I haven’t read it. I have read a lot of reviews and a book sample on my iPhone. Just a couple of things to say now (Part One), and I’ll have more to say later (Parts Two and Three), because he is writing about something that is close to all of us, and it should be written and talked about, whether the American Dream is still alive and well. According to Robert Putnam it’s not.
It is for this reason that the book is important, and why it needs a close look. The reviewers of probably every major English language publication are reading it, and for the most part their reviews, not all, are favorable. His subject is not so much OUR KIDS as what he, and many others, including Thomas Piketty (author of Capital in the Twenty-First Century) see as the growing inequality in the country and what this is doing to the lives and chances of more and more of the (our) kids.
In the excerpt that follows lifted from my sample text, coming near the end of his first chapter, THE AMERICAN DREAM: MYTHS AND REALITIES, the author tells us why he wrote the book:
So, gender and racial biases remain powerful, but as barriers to success they would represent less burdensome obstacles for Libby, Jesse, and Cheryl (classmates of the author at PCHS in Port Clinton, Ohio) today than they did in the 1950s. By contrast, in modern America one barrier would loom much larger than it did back then: their class origins. That nationwide increase in class inequality— how the class-based opportunity gap among young people has widened in recent decades— is the subject of this book.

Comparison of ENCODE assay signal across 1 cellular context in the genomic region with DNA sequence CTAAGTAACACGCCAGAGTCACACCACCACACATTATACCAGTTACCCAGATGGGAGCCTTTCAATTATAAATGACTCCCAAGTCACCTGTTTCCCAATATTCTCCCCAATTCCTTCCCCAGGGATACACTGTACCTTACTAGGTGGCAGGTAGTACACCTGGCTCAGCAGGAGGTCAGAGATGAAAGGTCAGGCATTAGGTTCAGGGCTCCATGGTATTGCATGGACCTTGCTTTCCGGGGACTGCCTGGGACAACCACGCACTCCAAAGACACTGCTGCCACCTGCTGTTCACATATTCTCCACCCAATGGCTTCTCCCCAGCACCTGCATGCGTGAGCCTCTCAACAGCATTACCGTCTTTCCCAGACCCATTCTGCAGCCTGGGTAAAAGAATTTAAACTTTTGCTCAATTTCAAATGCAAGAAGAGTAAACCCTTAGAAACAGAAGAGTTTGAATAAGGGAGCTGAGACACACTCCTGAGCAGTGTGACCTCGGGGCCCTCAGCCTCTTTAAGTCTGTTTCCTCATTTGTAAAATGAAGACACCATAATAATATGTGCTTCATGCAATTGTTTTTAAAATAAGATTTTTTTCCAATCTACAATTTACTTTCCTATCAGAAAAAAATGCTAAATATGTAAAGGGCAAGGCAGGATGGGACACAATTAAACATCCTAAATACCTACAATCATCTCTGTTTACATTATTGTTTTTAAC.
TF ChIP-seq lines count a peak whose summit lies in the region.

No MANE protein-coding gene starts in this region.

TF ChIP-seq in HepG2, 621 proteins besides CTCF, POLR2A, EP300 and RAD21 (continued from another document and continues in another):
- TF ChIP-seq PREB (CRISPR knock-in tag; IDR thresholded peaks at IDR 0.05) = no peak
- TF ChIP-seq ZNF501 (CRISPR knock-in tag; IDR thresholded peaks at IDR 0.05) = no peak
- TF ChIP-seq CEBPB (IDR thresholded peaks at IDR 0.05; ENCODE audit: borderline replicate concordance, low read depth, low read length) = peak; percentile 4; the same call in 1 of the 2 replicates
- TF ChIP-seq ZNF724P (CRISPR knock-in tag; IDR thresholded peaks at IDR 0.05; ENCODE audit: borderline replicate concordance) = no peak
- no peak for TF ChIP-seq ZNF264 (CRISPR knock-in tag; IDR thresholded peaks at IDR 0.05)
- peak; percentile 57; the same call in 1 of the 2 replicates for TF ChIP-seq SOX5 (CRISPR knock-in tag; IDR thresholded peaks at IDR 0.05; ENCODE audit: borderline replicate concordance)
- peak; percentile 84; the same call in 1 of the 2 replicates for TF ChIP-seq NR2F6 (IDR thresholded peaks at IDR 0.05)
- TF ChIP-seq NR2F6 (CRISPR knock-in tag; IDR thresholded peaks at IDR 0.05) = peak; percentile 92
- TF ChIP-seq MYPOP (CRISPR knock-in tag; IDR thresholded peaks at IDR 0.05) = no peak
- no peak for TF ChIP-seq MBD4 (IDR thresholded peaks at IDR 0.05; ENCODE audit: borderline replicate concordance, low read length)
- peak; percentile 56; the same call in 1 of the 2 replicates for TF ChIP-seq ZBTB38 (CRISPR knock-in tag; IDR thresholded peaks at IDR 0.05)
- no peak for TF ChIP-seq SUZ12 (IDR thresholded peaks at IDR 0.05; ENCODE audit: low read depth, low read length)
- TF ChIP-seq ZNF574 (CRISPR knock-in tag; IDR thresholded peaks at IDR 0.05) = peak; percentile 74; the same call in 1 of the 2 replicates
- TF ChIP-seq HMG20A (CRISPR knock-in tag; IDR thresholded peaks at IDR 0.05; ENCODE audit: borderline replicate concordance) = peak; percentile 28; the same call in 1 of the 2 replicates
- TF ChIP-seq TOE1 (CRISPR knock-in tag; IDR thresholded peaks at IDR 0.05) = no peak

Then throughout the book he marshals his evidence for the inequality. Most of all in the life stories he tells of the kids,”then and now,” and by his graphs, particularly striking among these being his “scissors graphs” of which I give a few examples here:
So what is “Our Kids” all about? Putnam sees in Port Clinton, Ohio, where he grew up, but throughout all of America, a rising inequality of means. He sees a few people with great means to do whatever they want, with a lot more opportunities than ever before. And he sees a lot of people having a lot less than these few. In addition he identifies a substantial drop in the numbers of people, the so-called middle classes, in between.
Those at the bottom do not and cannot provide for their children in the manner of those at the top. America, that at its founding would have been a land without the class structure of the old world, is now becoming in turn a land of upper and lower classes. This I assume is what Putnam means by the American Dream in Crisis.
Part Two will follow.